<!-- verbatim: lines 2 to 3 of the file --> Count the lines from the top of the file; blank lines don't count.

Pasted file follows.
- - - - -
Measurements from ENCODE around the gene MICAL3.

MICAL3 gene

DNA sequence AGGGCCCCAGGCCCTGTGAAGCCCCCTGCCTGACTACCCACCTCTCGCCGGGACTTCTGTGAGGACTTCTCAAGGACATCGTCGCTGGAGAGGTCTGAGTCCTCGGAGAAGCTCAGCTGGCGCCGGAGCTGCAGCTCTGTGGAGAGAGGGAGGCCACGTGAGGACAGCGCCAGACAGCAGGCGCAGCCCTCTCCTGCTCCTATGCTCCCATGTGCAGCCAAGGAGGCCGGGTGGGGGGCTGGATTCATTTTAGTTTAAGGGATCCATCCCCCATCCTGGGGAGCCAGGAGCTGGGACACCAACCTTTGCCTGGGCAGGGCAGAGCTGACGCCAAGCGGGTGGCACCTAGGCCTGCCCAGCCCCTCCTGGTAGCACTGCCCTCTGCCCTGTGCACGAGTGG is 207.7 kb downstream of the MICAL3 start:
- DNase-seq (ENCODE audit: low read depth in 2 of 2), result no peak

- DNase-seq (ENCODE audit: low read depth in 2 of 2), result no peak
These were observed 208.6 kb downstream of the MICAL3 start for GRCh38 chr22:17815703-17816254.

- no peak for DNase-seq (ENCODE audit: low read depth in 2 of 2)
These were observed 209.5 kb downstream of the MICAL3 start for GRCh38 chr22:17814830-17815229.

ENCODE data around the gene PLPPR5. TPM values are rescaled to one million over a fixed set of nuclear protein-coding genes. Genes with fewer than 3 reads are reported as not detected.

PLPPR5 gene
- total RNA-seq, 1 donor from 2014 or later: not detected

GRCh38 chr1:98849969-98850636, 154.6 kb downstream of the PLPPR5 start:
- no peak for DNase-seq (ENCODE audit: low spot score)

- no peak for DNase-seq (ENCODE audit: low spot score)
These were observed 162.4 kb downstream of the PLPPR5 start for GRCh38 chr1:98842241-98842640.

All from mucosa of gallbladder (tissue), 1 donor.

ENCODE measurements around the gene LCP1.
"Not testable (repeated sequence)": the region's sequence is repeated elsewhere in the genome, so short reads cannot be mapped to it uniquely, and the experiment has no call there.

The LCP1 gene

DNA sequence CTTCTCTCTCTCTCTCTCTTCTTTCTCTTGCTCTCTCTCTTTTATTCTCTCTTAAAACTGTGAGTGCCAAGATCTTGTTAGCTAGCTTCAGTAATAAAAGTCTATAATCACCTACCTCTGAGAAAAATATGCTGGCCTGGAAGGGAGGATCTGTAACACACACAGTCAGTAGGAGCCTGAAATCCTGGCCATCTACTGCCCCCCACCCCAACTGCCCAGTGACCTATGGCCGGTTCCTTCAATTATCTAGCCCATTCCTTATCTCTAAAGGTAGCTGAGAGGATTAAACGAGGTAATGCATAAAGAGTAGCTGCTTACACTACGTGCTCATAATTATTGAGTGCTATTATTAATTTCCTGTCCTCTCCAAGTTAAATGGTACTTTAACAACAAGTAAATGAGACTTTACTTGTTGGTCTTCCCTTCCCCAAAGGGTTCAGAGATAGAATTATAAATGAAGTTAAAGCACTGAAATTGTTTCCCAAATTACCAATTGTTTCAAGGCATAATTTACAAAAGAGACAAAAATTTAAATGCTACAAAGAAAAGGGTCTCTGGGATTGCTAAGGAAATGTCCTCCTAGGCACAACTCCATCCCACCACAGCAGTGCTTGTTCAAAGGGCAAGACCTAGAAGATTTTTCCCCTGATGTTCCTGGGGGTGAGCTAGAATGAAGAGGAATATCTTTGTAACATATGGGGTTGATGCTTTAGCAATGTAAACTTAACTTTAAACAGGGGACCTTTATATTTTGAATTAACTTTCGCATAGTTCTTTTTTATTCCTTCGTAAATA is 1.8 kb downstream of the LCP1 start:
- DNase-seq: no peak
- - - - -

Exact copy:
MICAL3 gene

DNA sequence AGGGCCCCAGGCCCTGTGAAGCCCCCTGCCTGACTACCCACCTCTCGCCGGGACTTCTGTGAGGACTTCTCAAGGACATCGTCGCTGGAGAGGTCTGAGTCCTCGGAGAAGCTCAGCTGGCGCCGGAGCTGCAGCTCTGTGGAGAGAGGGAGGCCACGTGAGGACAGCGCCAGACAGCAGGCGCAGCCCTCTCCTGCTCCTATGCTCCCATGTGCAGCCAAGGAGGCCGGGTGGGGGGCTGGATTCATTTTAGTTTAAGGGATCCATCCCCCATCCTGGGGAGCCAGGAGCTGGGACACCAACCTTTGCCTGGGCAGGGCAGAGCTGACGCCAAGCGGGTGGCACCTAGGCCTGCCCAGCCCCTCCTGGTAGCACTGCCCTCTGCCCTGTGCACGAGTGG is 207.7 kb downstream of the MICAL3 start: